TV ads 'sexualise e-cigarettes'
Anti-smoking campaigners have accused TV advertisements which show e-cigarette use for the first time of "sexualising" vaping.
The ads for VIP e-cigarettes, which feature a woman exhaling vapour, will debut tonight during a break in ITV1's Grantchester following a change in the law.
But campaign groups have said the tobacco-free gadgets should not be aimed at a general audience and questioned whether new advertising rules are fit for purpose.
Deborah Arnott, chief executive of anti-smoking charity ASH, said: "Vaping is safer than smoking but it's not harmless and e-cigarettes should only be promoted to smokers.
"VIP are clearly trying to create media controversy over their advertising on the assumption that any publicity is good publicity.
"They're hyping the fact that their ad makes it look like someone is smoking in a TV ad, which has been prohibited for many years.
"But they're missing the point as far as ASH is concerned.
"These ads sexualise e-cigarette use and do not make clear that these products are not for a general audience but are aimed at smokers.
"ASH doesn't see how these ads conform to the new advertising rules and if they do, then we are seriously concerned that the rules are not fit for purpose.
"Responsible advertising of e-cigarettes has its place, but this isn't what we'd call responsible advertising."
Two versions of the ad - a 10-second cut and a 20-second cut - will run after the watershed over a period of five weeks.
They can be broadcast following a legal change from the Advertising Standards Authority which comes into effect today.
It is not the first time VIP's TV campaigns have sparked controversy - its first ad, broadcast last December, was also criticised.
Dave Levin, co-founder of VIP, said the new campaign would mark the first time in almost 50 years that TV audiences see someone exhale what appears to be cigarette smoke.
"We aren't afraid to provoke a debate about e-cigarettes," Mr Levin said.
"They are part of our society and we're offering our customers a healthier alternative to smoking.
"Recently, two separate papers in the UK have accused the World Health Organisation of exaggerating the dangers posed by e-cigarettes.
"One concluded that for every million smokers in the United Kingdom who turned to e-cigarettes, 6,000 premature deaths would be prevented each year - which would have a huge impact on public health, let alone NHS budgets."
Geraint Davies, Labour MP for Swansea West, said: "Today's first cigarette advert on TV since 1965 is a disgrace and will encourage under-age smoking and smoking overall."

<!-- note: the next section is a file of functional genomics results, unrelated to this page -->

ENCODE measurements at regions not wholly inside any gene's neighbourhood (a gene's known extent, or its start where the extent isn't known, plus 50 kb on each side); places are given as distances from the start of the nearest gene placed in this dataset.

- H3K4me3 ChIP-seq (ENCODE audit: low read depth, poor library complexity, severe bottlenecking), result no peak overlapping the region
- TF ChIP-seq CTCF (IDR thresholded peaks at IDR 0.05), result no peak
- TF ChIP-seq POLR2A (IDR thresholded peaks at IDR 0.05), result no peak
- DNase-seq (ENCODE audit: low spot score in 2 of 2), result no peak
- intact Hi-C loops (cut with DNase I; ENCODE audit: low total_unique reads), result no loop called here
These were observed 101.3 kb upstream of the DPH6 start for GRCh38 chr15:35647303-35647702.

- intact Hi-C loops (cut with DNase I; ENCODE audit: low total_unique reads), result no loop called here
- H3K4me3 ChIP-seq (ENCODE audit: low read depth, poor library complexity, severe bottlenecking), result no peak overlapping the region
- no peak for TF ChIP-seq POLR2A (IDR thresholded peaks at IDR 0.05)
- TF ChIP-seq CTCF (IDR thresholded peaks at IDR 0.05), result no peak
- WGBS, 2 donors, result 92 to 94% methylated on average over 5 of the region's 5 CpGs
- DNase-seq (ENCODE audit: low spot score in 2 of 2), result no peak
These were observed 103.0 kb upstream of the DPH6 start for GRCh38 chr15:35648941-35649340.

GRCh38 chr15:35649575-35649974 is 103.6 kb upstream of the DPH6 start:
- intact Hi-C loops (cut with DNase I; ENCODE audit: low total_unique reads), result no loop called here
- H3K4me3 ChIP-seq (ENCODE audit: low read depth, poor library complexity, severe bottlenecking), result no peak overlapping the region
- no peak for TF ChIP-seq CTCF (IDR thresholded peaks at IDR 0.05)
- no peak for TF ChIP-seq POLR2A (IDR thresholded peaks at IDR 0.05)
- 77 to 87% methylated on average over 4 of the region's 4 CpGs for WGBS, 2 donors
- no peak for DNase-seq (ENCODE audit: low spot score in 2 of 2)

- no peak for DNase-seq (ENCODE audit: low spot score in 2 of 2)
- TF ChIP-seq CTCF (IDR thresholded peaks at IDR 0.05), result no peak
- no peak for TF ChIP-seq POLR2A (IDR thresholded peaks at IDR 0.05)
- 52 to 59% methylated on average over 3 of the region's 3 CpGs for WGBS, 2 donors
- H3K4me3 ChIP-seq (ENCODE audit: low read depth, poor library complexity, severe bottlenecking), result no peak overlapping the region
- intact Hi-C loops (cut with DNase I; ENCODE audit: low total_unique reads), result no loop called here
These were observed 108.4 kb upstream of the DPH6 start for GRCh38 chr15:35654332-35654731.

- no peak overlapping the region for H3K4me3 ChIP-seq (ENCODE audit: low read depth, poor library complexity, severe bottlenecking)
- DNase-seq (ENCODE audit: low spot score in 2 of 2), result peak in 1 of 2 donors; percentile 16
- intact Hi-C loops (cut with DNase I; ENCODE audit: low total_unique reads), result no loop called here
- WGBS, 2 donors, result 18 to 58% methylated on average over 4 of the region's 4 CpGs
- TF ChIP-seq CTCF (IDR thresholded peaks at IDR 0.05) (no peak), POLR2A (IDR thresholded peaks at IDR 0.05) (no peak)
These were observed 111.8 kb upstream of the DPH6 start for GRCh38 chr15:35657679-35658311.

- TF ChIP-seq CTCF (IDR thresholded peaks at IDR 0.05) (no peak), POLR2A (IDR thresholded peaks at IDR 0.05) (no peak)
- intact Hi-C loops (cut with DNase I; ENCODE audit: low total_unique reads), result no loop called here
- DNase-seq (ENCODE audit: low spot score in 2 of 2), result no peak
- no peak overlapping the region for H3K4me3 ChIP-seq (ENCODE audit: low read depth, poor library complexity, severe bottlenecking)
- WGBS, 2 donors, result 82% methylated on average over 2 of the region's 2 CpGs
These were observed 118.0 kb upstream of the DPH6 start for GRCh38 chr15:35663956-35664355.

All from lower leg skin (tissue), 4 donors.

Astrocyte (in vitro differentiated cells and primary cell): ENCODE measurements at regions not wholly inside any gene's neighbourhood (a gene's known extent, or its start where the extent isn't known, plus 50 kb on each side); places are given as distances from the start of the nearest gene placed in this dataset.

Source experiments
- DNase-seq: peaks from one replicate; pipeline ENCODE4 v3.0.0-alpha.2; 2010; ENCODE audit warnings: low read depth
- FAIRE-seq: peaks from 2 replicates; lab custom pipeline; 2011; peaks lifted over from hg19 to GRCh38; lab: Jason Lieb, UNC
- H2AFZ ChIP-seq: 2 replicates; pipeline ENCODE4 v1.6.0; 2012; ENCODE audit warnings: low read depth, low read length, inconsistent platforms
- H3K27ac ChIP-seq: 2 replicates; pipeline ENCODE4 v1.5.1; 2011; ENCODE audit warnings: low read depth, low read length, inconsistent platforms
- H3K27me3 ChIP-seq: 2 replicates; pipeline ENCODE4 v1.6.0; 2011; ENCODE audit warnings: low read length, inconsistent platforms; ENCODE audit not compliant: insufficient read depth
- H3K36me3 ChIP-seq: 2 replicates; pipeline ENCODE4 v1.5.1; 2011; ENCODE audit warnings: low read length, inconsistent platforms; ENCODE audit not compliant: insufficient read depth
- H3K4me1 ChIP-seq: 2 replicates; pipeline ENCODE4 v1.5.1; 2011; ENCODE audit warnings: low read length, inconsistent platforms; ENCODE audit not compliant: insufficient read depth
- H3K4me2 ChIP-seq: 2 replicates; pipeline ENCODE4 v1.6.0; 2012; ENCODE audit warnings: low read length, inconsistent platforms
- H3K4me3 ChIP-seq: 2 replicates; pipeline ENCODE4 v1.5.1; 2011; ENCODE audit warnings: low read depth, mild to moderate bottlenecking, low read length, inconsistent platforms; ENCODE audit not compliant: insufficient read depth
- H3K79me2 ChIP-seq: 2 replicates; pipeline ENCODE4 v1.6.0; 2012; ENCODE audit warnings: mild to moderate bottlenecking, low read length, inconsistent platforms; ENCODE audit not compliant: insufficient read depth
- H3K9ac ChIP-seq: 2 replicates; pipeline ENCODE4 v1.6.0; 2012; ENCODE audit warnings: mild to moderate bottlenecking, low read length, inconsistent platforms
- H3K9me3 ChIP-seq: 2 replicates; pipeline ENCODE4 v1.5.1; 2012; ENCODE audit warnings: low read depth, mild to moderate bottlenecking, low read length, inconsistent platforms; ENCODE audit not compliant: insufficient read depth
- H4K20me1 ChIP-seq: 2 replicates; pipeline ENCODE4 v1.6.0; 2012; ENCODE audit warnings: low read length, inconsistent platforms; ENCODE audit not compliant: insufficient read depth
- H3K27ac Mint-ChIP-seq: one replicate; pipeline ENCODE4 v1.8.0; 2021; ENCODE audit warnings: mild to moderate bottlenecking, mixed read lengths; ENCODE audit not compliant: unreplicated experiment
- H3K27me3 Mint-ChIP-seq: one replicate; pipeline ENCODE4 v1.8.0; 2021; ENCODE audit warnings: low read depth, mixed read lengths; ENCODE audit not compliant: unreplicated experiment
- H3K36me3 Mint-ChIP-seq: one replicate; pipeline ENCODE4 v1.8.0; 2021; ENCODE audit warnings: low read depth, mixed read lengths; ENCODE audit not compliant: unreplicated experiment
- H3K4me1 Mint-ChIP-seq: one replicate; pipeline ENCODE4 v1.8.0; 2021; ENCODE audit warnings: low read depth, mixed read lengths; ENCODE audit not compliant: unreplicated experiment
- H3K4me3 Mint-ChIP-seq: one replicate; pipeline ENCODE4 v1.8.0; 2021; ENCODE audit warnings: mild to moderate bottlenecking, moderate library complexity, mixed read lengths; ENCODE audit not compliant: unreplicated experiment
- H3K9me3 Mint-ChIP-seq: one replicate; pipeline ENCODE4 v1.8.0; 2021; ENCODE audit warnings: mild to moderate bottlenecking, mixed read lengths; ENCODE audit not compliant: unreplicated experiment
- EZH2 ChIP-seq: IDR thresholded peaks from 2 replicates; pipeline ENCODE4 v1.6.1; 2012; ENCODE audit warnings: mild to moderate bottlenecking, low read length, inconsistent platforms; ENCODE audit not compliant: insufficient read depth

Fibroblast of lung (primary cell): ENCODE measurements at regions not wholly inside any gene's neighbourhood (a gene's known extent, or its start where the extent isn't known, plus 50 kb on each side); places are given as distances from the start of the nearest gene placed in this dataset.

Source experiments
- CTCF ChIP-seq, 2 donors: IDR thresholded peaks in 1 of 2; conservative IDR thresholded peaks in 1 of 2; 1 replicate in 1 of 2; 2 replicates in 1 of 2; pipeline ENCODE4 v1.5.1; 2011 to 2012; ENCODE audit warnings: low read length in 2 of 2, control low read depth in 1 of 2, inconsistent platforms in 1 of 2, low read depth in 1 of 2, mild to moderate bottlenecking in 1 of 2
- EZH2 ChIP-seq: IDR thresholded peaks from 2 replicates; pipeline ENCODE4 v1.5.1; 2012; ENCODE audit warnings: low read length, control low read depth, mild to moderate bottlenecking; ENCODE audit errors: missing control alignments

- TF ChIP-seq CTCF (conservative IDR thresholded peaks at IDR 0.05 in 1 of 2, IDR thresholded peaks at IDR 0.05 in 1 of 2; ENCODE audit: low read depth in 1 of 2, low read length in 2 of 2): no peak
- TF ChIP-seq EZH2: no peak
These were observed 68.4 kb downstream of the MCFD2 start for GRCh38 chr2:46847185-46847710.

Mr Davies, who has presented a private bill to prohibit the advertising of electronic cigarettes and to stop their sale to under-18s, warned that e-cigarette advertising would be used as a "Trojan Horse" by big tobacco companies.
"These adverts should be banned and the ASA replaced with a body that protects consumers instead of being in the pocket of manufacturers," he said.
"Everyone agrees that it's far healthier to smoke e-cigarettes than normal cigarettes but TV advertising of any smoking will glamorise all smoking.
"TV advertising of e-cigarettes will be used as a Trojan Horse by tobacco giants to make smoking acceptable and desirable again."
Dr Penny Woods, chief executive of the British Lung Foundation, called for "severe enough punishment" if the VIP spot is found to be contrary to advertising guidelines.
"Advertising guidelines are very clear on this: no e-cigarette advert can be targeted at non-smokers or portray smoking in a positive light," Dr Woods said.
"There is good reason for this - although e-cigarettes are generally considered much less harmful than smoking, there is a serious lack of data on their long-term health impact.
"They therefore really shouldn't be used by anyone who isn't already a smoker trying to quit. Even then, making the most of your local stop-smoking support services is statistically much more likely to help you achieve that success.
"If this new advert does contravene the guidelines, the punishment will need to be severe enough to ensure that the manufacturers do not benefit from it, either by promoting their product in an inappropriate way or from the storm of publicity that will accompany it.
"If the punishment doesn't match the crime, then frankly these advertising guidelines aren't worth the paper they're written on."